"Going off to" somewhere means to leave and go to that place. It emphasizes separation, and is often used to describe a long-term trip or permanent move.
When used without an article, "university" is a generic term. It can be used to refer to a university that someone attends, or to the state of being enrolled in a university, or to a stage of life. Americans use the word "college" in the same way. (For Europeans, a college is more like a trade school, so don't use that word with them.)
"Going off to university" means leaving home to attend a university. For most students, this will be the first time they have lived outside of their parents' house. It's a big turning point in life.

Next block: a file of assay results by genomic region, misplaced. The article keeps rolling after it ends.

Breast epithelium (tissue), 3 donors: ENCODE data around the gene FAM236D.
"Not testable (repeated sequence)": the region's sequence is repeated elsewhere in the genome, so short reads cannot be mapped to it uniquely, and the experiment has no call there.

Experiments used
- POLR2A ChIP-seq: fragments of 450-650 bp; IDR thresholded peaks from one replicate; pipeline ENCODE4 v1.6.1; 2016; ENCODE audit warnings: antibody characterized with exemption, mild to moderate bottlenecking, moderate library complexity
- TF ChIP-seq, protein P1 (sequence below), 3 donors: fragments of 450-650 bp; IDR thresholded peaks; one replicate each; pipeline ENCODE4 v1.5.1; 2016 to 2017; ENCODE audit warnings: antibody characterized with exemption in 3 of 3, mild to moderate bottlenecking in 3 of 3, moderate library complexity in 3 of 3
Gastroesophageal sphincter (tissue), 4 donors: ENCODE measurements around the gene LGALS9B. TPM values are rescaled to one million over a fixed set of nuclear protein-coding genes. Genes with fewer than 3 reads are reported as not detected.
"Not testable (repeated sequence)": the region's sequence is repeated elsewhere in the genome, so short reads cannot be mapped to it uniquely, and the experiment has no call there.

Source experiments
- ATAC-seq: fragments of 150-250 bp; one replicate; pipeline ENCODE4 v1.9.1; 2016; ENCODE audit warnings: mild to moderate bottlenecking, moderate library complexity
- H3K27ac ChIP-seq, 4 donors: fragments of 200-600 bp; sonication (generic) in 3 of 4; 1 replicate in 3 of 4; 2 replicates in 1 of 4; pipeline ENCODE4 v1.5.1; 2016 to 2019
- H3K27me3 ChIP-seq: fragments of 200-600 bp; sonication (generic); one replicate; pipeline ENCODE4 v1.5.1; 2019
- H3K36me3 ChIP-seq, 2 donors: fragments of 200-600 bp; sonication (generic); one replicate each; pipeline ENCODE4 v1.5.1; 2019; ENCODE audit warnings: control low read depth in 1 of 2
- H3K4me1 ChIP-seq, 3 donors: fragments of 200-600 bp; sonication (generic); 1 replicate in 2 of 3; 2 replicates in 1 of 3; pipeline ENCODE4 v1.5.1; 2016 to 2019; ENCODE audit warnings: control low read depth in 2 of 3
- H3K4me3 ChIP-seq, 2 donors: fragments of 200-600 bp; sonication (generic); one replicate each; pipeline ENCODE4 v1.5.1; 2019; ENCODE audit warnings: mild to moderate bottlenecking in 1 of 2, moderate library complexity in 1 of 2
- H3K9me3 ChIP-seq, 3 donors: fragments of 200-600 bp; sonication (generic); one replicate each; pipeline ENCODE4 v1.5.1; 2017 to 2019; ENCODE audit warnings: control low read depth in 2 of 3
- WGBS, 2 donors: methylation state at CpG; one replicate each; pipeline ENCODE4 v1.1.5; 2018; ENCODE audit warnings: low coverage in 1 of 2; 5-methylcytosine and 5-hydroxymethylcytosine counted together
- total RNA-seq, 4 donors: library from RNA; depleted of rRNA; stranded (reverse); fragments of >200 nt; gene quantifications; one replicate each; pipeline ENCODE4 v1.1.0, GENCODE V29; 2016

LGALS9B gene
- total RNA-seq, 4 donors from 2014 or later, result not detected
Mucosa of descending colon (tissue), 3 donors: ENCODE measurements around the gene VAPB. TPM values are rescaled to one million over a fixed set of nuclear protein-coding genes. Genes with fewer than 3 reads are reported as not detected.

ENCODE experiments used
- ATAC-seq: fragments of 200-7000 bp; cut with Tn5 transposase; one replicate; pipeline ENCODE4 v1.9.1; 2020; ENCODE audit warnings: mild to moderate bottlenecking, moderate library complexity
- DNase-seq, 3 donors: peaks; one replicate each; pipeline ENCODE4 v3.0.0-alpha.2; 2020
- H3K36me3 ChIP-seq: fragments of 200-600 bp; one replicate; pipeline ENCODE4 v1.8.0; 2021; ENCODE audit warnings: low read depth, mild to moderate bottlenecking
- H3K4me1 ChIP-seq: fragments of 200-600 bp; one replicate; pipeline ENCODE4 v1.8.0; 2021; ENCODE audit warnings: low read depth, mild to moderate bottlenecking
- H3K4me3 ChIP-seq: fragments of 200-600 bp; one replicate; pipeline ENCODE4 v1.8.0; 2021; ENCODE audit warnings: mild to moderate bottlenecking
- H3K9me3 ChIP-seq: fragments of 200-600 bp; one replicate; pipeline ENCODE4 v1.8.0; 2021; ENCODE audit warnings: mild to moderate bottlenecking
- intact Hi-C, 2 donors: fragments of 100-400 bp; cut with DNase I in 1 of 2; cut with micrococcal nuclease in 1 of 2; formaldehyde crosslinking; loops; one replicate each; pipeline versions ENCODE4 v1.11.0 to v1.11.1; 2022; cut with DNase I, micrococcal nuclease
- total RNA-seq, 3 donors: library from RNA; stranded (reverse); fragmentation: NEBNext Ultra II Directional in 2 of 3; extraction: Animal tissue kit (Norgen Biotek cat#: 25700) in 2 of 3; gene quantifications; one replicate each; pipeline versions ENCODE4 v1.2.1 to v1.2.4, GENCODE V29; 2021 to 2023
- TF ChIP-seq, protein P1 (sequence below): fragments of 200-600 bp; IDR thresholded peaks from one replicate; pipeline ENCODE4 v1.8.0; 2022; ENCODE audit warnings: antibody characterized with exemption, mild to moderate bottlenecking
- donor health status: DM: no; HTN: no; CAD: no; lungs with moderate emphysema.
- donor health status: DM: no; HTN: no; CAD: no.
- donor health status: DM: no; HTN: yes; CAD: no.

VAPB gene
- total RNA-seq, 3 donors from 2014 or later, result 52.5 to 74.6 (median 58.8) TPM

Here are some American English examples of "college" without an article. (I'm not Canadian or British, so I won't try any Euro-style examples.)
I haven't seen a party like that since college. (stage of life)
I'm going back to college in a week. We should hang out before then. (place)
I want to go to college for engineering. (state of enrollment)